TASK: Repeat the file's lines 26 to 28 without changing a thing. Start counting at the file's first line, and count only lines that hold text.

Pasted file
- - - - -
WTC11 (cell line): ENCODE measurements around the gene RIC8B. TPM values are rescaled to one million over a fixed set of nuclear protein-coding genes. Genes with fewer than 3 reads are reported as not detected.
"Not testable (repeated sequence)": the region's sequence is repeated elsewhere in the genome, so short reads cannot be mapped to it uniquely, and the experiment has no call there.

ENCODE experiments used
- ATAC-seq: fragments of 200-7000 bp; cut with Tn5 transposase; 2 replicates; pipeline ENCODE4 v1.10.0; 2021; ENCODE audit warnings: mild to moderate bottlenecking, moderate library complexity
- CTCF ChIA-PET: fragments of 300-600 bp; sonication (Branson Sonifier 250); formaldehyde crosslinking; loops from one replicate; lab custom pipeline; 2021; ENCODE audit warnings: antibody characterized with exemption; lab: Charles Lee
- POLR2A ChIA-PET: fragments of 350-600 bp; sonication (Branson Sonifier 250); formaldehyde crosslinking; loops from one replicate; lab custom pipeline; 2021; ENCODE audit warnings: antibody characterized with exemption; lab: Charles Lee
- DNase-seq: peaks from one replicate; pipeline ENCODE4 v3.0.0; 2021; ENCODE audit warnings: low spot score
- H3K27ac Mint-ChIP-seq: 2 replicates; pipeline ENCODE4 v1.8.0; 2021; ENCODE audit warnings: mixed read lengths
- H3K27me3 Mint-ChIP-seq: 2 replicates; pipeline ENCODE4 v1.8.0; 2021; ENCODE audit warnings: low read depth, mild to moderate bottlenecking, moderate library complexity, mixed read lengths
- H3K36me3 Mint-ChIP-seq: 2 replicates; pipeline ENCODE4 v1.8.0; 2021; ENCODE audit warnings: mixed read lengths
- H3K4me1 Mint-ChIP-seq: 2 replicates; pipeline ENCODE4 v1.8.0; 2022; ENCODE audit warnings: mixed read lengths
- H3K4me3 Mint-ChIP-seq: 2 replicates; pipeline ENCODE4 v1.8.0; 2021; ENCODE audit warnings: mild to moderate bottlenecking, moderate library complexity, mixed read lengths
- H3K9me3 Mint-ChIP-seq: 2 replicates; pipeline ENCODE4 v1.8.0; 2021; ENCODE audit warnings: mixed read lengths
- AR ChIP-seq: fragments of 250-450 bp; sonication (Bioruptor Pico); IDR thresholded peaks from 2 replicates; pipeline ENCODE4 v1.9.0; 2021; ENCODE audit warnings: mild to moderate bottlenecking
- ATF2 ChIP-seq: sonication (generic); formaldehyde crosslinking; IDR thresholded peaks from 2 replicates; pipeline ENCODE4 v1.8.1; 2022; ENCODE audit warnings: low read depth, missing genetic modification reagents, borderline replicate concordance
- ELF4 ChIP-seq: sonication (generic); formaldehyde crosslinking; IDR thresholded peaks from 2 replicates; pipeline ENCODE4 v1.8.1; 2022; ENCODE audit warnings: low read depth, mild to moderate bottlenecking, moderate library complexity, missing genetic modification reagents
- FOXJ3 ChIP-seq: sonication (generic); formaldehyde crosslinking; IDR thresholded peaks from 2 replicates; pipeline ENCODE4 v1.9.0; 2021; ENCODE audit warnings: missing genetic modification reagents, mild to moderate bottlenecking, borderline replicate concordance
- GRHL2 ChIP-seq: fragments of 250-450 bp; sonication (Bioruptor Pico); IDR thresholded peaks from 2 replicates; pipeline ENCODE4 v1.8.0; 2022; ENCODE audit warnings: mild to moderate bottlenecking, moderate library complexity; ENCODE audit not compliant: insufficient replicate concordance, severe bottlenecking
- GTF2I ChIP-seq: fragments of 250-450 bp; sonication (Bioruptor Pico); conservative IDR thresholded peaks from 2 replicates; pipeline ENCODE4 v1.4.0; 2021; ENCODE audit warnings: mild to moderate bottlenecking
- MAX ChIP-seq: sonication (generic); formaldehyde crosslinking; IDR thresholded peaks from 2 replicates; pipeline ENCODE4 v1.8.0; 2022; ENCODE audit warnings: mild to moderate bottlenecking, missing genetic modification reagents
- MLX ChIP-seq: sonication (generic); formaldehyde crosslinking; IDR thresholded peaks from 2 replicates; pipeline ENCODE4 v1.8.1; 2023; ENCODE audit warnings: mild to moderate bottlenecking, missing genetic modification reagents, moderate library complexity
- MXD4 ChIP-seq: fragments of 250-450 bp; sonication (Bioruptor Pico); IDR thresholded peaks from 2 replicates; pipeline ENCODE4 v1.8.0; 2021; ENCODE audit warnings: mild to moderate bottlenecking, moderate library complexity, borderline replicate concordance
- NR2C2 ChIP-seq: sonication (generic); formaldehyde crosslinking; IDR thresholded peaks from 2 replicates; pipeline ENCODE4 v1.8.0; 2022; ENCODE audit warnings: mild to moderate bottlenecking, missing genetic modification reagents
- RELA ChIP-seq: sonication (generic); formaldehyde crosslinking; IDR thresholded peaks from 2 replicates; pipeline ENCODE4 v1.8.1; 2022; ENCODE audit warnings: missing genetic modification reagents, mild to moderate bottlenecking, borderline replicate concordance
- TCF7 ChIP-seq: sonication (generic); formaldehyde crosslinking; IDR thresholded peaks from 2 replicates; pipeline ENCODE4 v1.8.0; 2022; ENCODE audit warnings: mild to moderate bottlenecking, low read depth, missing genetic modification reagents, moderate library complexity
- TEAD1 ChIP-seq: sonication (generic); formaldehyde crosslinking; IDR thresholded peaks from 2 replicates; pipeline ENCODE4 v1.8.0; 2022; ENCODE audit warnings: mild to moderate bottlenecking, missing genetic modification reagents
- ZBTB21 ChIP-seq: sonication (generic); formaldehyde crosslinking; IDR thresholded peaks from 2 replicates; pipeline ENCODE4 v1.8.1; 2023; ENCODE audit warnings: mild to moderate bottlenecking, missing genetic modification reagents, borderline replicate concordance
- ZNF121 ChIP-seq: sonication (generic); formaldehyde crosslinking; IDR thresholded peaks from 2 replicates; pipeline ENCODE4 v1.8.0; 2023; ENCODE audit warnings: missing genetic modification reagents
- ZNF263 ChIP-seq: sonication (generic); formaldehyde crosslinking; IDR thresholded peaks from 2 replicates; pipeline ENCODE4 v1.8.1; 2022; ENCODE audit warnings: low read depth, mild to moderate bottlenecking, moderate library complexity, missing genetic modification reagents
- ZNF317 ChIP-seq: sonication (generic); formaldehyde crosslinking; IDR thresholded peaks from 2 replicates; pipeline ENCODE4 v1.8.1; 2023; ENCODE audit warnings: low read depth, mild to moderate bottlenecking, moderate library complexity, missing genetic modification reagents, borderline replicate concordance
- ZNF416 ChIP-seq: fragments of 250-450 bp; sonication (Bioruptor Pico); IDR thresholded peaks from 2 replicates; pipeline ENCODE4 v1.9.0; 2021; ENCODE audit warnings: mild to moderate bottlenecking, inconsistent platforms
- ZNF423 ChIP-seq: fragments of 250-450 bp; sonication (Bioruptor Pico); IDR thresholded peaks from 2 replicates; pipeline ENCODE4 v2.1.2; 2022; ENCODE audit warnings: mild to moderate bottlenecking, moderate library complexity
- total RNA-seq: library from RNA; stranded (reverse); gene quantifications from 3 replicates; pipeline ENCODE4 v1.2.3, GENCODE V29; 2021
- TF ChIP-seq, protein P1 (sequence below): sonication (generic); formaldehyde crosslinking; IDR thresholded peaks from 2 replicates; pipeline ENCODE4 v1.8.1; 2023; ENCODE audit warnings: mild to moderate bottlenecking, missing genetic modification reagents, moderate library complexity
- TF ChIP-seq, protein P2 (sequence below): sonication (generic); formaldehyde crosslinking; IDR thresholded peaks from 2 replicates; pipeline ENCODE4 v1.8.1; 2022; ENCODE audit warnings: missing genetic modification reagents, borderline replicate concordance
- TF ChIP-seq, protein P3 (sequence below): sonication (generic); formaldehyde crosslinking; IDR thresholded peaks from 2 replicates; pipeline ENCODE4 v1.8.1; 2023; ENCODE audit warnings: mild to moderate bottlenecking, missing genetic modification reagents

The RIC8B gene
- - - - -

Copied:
- TEAD1 ChIP-seq: sonication (generic); formaldehyde crosslinking; IDR thresholded peaks from 2 replicates; pipeline ENCODE4 v1.8.0; 2022; ENCODE audit warnings: mild to moderate bottlenecking, missing genetic modification reagents
- ZBTB21 ChIP-seq: sonication (generic); formaldehyde crosslinking; IDR thresholded peaks from 2 replicates; pipeline ENCODE4 v1.8.1; 2023; ENCODE audit warnings: mild to moderate bottlenecking, missing genetic modification reagents, borderline replicate concordance
- ZNF121 ChIP-seq: sonication (generic); formaldehyde crosslinking; IDR thresholded peaks from 2 replicates; pipeline ENCODE4 v1.8.0; 2023; ENCODE audit warnings: missing genetic modification reagents